QotW: How do c-section babies get their gut microbes?
On one of the Naked Scientists programmes it was mentioned that a newborn baby has initially sterile intestines and gets most of its microbiome during the passage through the uterus and vagina. What happens to children that are brought into this world via caesarean?
Pavel sent in this question - and Adam Murphy delivered an answer...
Adam - The microbiome is the collection of bacteria that exist in, and on you. It’s an ecosystem in its own right, and issues with a person’s microbiome have been linked to a litany of diseases. So it’s important, if we can, to put the best foot forward. So what happens to the microbiome during a caesarean section? We reached out to Peter Brocklehurst from the University of Birmingham.
Peter - It depends on whether the waters around the baby are intact or broken at the time of the caesarean section. If the caesarean section is done after the waters around the baby have broken, whether this is in labour or before labour starts, then bacteria from the mother's vagina can reach the baby and be present in the baby's gut at the time of the caesarean section. We believe that the longer the waters are broken, the more likely the varieties of bacteria in these babies will resemble those of a baby born vaginally.
Adam - When the mother’s water breaks, the fluid filled sac in the womb, called amniotic sac, ruptures, and usually happens at the start of labour, but not always with a ceasarean section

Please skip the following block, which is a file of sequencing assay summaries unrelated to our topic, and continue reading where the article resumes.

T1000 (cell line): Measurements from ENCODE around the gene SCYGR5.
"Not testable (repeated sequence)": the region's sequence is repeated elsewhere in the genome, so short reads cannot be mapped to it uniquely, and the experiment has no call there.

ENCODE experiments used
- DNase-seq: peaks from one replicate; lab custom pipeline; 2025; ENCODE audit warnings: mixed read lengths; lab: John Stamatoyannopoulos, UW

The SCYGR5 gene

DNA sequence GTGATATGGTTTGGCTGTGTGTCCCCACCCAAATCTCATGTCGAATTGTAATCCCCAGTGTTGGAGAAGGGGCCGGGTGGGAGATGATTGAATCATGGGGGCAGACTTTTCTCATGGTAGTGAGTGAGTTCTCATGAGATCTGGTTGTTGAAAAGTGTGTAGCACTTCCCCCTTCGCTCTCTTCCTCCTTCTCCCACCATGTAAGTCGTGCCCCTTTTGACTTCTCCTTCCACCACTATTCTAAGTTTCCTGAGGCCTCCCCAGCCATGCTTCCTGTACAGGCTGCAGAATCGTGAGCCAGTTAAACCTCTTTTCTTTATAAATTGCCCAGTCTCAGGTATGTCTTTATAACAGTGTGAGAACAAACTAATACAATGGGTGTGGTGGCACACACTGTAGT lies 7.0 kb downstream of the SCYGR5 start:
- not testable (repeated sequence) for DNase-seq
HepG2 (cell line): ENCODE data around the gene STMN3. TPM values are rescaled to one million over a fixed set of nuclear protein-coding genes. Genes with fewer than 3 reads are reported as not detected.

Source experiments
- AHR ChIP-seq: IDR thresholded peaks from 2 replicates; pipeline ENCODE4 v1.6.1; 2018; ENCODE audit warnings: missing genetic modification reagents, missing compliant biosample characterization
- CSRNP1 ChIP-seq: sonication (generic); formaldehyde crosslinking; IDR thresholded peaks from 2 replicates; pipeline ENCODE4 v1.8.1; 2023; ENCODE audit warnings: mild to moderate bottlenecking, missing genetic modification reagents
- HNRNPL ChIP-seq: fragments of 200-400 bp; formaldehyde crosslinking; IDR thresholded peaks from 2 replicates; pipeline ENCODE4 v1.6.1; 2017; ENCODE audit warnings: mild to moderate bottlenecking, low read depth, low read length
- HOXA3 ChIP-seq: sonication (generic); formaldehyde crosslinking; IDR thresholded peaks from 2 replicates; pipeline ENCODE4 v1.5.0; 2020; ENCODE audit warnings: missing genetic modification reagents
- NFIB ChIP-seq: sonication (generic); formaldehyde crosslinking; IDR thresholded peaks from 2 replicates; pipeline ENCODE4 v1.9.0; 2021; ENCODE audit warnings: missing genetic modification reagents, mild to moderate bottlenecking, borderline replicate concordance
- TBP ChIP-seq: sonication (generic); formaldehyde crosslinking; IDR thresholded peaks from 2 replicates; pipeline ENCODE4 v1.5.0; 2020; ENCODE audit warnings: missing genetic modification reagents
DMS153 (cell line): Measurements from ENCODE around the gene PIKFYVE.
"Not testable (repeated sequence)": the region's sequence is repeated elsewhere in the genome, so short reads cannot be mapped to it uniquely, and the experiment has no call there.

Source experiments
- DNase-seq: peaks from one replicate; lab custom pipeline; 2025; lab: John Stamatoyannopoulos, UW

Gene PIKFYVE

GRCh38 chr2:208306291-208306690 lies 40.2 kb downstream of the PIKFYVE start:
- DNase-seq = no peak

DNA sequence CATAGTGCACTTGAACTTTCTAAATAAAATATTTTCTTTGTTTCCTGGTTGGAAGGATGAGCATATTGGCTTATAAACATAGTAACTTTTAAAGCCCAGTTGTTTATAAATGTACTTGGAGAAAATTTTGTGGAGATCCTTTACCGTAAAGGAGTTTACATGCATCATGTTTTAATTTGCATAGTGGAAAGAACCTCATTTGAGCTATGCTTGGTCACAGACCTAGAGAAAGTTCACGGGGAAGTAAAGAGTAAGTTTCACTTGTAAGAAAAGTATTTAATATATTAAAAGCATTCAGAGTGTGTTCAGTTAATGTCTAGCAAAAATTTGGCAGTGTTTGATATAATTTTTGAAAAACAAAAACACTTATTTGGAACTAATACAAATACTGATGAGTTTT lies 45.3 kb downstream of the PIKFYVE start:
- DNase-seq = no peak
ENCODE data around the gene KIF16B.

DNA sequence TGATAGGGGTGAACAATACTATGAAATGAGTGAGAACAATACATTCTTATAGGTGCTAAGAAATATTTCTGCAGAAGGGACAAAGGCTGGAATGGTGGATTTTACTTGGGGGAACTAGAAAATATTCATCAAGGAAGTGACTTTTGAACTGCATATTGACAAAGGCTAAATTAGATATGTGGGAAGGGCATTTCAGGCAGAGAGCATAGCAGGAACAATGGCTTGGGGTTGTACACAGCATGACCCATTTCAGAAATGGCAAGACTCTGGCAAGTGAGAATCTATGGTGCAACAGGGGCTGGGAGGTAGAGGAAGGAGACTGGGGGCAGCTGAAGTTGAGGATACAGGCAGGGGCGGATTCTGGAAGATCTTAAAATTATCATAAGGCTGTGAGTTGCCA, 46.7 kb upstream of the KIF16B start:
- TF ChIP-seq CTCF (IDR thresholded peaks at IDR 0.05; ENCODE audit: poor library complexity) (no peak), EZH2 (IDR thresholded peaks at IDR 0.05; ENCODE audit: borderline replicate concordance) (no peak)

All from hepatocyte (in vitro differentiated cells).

Peter - Babies born by caesarean section with the waters intact, which is more than half of all births by caesarean section, pick up bacteria from the environment. This can include the mother's skin, the midwives hands, any instruments used after the birth – such as oxygen masks if the baby needs help breathing – and other hospital surfaces that the baby, or anyone handling the baby, may come into contact with. Our research showed that babies born by caesarean section with intact waters were much more likely to have bacteria in their guts which are found in hospitals, and some of these potentially harmful bacteria were resistant to antibiotics.
Adam - There are many reasons a mother may choose to have a caesarean section, both personal and medical. These reasons are totally valid but given our continually growing understanding of the importance of the microbiome, it’s worth understanding what happens at all stages of life.
Peter - We don’t yet know what this means for babies in the long term. Once babies start feeding and being exposed to all sorts of other bacteria as they get older, the types of bacteria babies have in their guts changes and becomes more similar, but even after 6 months we still found more potentially harmful antibiotic-resistant bacteria in the guts of babies born by caesarean section.
Adam - Thank you Peter, for doing the labour in bringing us that answer, next week, we look into this question, which has been getting on Matt’s nerves.
Matt - Do all humans have the same number of nerve endings on their skin? And if so do those of us who are bigger, either taller or fatter, have the same sensitivity of a given area of skin reduced?